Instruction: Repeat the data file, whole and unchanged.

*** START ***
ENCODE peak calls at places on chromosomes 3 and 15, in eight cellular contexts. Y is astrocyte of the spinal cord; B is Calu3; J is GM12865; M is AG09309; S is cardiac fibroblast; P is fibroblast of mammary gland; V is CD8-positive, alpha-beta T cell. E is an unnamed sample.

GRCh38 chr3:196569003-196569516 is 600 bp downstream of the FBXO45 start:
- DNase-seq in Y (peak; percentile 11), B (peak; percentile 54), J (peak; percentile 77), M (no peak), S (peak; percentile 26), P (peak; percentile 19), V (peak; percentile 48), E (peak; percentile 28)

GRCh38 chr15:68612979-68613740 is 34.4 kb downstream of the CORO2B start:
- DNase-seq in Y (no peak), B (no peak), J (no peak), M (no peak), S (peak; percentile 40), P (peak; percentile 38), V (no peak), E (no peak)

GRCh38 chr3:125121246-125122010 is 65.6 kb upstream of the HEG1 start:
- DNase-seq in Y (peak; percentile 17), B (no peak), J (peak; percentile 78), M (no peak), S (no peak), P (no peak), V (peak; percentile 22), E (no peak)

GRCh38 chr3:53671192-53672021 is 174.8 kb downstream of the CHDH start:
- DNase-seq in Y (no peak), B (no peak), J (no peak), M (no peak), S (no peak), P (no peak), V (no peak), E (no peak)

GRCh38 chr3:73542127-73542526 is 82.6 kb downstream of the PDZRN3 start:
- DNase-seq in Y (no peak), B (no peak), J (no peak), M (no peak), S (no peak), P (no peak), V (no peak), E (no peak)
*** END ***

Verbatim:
ENCODE peak calls at places on chromosomes 3 and 15, in eight cellular contexts. Y is astrocyte of the spinal cord; B is Calu3; J is GM12865; M is AG09309; S is cardiac fibroblast; P is fibroblast of mammary gland; V is CD8-positive, alpha-beta T cell. E is an unnamed sample.

GRCh38 chr3:196569003-196569516 is 600 bp downstream of the FBXO45 start:
- DNase-seq in Y (peak; percentile 11), B (peak; percentile 54), J (peak; percentile 77), M (no peak), S (peak; percentile 26), P (peak; percentile 19), V (peak; percentile 48), E (peak; percentile 28)

GRCh38 chr15:68612979-68613740 is 34.4 kb downstream of the CORO2B start:
- DNase-seq in Y (no peak), B (no peak), J (no peak), M (no peak), S (peak; percentile 40), P (peak; percentile 38), V (no peak), E (no peak)

GRCh38 chr3:125121246-125122010 is 65.6 kb upstream of the HEG1 start:
- DNase-seq in Y (peak; percentile 17), B (no peak), J (peak; percentile 78), M (no peak), S (no peak), P (no peak), V (peak; percentile 22), E (no peak)

GRCh38 chr3:53671192-53672021 is 174.8 kb downstream of the CHDH start:
- DNase-seq in Y (no peak), B (no peak), J (no peak), M (no peak), S (no peak), P (no peak), V (no peak), E (no peak)

GRCh38 chr3:73542127-73542526 is 82.6 kb downstream of the PDZRN3 start:
- DNase-seq in Y (no peak), B (no peak), J (no peak), M (no peak), S (no peak), P (no peak), V (no peak), E (no peak)